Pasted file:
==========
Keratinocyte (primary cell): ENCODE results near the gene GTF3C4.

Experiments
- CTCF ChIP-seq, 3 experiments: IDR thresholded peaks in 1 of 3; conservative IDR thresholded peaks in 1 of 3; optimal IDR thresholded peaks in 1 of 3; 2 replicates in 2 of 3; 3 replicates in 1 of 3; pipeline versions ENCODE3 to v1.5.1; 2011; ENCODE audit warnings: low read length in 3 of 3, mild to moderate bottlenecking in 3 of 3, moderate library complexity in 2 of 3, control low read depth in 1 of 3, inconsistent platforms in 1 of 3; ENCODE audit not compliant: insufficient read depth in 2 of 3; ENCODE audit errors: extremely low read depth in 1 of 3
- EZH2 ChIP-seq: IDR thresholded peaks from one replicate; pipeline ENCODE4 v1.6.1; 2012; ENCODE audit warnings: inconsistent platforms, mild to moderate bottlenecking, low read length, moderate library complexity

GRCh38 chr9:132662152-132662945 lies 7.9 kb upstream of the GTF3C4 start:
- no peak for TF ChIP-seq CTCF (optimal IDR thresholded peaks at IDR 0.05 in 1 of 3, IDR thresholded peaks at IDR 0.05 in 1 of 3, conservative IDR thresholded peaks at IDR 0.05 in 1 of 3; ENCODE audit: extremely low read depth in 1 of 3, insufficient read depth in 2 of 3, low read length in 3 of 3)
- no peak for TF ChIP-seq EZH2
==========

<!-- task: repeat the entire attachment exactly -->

Keratinocyte (primary cell): ENCODE results near the gene GTF3C4.

Experiments
- CTCF ChIP-seq, 3 experiments: IDR thresholded peaks in 1 of 3; conservative IDR thresholded peaks in 1 of 3; optimal IDR thresholded peaks in 1 of 3; 2 replicates in 2 of 3; 3 replicates in 1 of 3; pipeline versions ENCODE3 to v1.5.1; 2011; ENCODE audit warnings: low read length in 3 of 3, mild to moderate bottlenecking in 3 of 3, moderate library complexity in 2 of 3, control low read depth in 1 of 3, inconsistent platforms in 1 of 3; ENCODE audit not compliant: insufficient read depth in 2 of 3; ENCODE audit errors: extremely low read depth in 1 of 3
- EZH2 ChIP-seq: IDR thresholded peaks from one replicate; pipeline ENCODE4 v1.6.1; 2012; ENCODE audit warnings: inconsistent platforms, mild to moderate bottlenecking, low read length, moderate library complexity

GRCh38 chr9:132662152-132662945 lies 7.9 kb upstream of the GTF3C4 start:
- no peak for TF ChIP-seq CTCF (optimal IDR thresholded peaks at IDR 0.05 in 1 of 3, IDR thresholded peaks at IDR 0.05 in 1 of 3, conservative IDR thresholded peaks at IDR 0.05 in 1 of 3; ENCODE audit: extremely low read depth in 1 of 3, insufficient read depth in 2 of 3, low read length in 3 of 3)
- no peak for TF ChIP-seq EZH2